This blog post is for those VPs of Sales who wonder if you are getting enough revenue from your indirect channels. It’s difficult to grow revenue faster than your industry’s growth rate and faster than your competitors. Leverage the How to Make Your Number in 2018 Workbook to access a revenue growth methodology to hit your number quarter after quarter, and year after year.


In many cases expectations for channel partner sell-through are not realistic. This is particularly so when standing up a channel for the first time. Many executives are not prepared to allow the methodical process of building, supporting, and enabling a channel organization to take root. It “competes” for internal mind share with the direct selling teams. Many channel programs are unable to break through to strategic significance. 


However, in some cases, the channel organization matures and becomes a significant contributor. Even occasionally, it becomes a dominant one. It is for those organizations that we now address a nagging question for senior sales leaders:


How do I know if I am getting “enough” revenue from my channel partners? 


Do you have a Channel problem?

To do some quick triage, answer the following questions:


  • Do I have many partners who do not contribute to revenue generation in a significant way?
  • Is my internal cost of supporting the indirect selling organization increasing?
  • Is it substantially more difficult to launch new products through the channel than direct?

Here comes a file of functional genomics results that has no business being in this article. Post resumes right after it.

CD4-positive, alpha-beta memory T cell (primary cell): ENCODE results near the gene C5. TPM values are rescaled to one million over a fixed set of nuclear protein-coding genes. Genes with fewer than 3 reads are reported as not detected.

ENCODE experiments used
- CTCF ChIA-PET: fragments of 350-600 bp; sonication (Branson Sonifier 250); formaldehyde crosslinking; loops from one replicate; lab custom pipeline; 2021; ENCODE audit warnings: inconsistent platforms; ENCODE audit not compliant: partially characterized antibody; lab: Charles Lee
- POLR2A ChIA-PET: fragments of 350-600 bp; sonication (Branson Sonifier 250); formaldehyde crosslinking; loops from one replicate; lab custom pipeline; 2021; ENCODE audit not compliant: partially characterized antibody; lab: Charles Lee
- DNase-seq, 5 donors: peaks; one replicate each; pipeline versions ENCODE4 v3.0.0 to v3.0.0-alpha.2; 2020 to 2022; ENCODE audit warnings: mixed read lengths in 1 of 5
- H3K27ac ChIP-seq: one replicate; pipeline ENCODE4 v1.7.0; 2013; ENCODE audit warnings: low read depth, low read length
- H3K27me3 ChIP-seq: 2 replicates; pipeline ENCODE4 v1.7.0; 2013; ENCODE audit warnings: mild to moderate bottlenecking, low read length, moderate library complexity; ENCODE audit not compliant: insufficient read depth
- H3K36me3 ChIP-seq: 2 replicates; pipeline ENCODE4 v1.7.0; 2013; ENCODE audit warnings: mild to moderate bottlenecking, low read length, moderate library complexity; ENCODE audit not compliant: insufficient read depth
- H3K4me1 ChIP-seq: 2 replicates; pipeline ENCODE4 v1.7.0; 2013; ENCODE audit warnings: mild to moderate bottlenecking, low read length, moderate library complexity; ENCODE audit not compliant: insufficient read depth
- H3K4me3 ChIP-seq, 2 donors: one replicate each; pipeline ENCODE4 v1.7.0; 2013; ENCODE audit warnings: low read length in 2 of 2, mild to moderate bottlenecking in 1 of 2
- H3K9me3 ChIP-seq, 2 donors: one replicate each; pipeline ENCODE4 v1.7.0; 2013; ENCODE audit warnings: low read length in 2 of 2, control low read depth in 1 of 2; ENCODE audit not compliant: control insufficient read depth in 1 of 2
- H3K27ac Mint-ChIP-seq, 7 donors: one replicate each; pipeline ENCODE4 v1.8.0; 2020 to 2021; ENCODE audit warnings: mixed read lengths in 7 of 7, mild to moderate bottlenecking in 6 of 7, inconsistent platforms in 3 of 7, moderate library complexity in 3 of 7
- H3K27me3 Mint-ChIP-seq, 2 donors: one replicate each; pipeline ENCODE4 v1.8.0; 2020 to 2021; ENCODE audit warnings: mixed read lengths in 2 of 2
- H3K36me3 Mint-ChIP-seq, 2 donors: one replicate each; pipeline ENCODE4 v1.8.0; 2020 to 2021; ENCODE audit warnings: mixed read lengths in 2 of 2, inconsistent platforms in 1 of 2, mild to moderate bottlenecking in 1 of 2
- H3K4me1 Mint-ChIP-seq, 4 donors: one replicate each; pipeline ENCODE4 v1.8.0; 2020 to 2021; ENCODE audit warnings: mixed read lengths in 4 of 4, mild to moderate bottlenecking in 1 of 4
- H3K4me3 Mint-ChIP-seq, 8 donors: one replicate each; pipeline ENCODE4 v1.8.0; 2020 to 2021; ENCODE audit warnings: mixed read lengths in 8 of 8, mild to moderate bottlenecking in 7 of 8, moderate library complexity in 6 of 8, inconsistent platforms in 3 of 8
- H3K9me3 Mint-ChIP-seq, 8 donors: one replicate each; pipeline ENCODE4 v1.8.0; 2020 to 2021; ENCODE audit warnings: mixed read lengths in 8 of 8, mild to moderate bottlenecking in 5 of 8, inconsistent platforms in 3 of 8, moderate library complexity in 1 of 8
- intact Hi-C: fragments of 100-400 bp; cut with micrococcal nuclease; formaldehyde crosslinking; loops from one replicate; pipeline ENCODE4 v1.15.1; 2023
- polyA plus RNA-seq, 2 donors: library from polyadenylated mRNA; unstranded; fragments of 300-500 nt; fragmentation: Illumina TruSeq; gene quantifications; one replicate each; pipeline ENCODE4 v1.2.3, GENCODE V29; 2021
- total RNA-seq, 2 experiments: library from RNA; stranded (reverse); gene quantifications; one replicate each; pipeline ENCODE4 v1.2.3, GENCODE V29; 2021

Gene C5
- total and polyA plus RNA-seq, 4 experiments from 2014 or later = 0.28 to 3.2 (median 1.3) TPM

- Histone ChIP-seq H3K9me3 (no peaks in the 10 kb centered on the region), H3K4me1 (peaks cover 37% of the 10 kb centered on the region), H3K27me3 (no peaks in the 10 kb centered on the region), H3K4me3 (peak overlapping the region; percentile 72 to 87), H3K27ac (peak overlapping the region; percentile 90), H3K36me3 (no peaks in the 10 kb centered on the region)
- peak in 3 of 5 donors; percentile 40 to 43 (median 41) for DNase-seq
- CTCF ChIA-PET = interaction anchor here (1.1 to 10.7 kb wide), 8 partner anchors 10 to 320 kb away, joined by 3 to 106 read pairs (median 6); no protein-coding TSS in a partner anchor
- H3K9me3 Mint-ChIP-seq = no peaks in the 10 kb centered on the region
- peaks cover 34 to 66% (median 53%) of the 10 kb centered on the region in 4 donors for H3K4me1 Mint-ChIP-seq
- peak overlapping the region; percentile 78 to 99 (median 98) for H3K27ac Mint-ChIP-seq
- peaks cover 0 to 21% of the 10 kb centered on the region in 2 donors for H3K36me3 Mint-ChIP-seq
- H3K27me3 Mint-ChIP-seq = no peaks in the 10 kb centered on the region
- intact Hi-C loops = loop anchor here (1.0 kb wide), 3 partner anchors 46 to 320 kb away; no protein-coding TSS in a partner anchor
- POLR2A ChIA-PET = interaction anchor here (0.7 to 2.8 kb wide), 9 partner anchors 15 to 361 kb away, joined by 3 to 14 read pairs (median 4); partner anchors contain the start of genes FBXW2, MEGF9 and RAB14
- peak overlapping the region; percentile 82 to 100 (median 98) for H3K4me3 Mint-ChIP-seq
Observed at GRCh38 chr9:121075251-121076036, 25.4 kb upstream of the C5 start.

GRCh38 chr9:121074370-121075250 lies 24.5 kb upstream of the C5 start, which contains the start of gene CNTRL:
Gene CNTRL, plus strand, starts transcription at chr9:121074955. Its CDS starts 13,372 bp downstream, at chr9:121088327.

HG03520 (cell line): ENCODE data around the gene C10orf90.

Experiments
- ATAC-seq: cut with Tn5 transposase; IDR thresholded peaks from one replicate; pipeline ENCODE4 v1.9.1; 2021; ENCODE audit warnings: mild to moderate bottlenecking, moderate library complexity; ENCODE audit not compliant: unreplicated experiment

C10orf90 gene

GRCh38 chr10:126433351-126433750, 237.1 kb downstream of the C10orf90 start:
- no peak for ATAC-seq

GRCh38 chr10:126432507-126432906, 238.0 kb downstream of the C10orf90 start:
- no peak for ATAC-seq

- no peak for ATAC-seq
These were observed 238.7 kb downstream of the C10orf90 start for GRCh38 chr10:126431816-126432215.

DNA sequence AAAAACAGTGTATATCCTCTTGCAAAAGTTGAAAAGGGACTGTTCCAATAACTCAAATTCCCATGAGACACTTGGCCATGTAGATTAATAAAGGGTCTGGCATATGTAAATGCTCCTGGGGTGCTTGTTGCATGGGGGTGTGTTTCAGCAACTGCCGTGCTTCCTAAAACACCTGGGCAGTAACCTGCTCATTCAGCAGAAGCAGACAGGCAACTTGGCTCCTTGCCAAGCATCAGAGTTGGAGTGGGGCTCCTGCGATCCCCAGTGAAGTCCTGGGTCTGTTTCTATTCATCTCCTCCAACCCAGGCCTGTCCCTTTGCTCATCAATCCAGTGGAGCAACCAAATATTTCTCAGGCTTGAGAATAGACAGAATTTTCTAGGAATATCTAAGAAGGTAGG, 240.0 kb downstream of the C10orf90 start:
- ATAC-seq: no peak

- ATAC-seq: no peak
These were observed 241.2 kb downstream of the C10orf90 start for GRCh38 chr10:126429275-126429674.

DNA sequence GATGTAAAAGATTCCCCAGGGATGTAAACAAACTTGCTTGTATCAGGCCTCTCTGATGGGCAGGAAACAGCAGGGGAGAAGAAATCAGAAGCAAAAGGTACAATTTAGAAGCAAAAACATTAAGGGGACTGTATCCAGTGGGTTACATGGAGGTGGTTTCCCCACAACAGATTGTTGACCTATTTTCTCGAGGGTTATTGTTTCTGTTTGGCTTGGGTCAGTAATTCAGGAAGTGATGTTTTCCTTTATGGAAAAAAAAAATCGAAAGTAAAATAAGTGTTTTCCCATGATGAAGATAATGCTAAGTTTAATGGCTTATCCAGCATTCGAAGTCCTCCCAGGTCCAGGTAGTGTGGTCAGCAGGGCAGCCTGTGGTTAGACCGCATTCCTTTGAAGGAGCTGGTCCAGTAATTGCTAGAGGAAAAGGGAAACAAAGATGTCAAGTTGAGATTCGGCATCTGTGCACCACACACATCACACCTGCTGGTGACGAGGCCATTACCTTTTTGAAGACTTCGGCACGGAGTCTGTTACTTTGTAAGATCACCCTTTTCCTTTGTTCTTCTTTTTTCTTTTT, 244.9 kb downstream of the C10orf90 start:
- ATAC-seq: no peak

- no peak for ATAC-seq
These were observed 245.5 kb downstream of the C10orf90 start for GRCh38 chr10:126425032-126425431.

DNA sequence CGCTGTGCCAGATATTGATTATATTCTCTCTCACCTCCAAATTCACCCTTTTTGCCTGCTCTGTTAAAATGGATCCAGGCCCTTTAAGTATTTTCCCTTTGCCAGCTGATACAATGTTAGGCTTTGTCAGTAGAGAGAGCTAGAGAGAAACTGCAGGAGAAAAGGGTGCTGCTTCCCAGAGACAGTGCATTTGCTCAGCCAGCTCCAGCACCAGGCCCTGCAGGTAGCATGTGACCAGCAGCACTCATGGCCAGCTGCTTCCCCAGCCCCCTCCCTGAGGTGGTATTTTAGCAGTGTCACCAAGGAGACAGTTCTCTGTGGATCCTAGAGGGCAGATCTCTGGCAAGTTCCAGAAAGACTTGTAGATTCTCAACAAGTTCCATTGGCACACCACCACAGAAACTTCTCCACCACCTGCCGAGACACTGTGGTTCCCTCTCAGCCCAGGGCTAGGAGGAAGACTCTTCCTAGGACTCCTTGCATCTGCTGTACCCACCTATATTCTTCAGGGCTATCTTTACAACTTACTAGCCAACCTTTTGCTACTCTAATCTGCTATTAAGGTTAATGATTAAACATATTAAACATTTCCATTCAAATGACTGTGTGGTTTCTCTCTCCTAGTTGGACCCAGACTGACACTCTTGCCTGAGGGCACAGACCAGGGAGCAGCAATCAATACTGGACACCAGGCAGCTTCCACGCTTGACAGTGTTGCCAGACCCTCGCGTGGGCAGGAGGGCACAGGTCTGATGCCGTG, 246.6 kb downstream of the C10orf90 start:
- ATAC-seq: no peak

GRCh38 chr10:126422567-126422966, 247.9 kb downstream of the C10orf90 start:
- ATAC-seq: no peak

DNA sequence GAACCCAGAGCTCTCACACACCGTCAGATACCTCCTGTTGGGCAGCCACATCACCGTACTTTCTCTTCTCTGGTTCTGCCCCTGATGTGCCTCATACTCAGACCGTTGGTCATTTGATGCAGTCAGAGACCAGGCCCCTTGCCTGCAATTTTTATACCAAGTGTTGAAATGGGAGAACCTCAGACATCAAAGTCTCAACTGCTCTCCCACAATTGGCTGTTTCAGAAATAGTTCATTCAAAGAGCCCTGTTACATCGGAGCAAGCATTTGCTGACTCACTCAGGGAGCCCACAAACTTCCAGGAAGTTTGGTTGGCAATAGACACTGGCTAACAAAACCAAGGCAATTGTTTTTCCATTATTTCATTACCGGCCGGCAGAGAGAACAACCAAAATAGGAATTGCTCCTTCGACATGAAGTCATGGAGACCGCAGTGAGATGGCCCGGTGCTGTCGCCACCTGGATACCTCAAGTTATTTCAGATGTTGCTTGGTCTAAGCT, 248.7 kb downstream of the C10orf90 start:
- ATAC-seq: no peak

• Are we unable to recruit the most effective channel partners in our marketspace?
  • Do we have worse customer feedback from channel relationships than direct ones?
  • Has our “share of the partner wallet” declined over time?
  • Do we have limited-to-no visibility into our partners’ sales pipelines?
  • Do under-performers from the direct sales organization get transferred to the channel?


If the answer to some or most of these questions is ‘yes’, you have a channel partner management problem.  





To pinpoint the problem, assess your partners against a defined set of performance criteria. But having assessed your partners is only half the battle. The next step is to improve partner performance conditions. Doing so, ensures the partners who remain and any new ones you bring on will exceed expectations. To do this, SBI recommends you make the following changes to your partner management program:


  1. Channels are sometimes loaded with B and C players. In companies where the partner management organization is responsible for 5-25% of the sell through, the quality of the talent can be spotty. Sometimes, it is downright deplorable. This usually happens due to an internal culture where those people managing the partners are the ones who could not achieve success in direct selling but were considered good corporate citizens. If you even suspect this for a moment, assessing your talent is time well spent.
    • Call-to-action: Commit to a process of talent definition, competency assessment, increased personal accountability, recruitment, and development – all specific to the partner management function.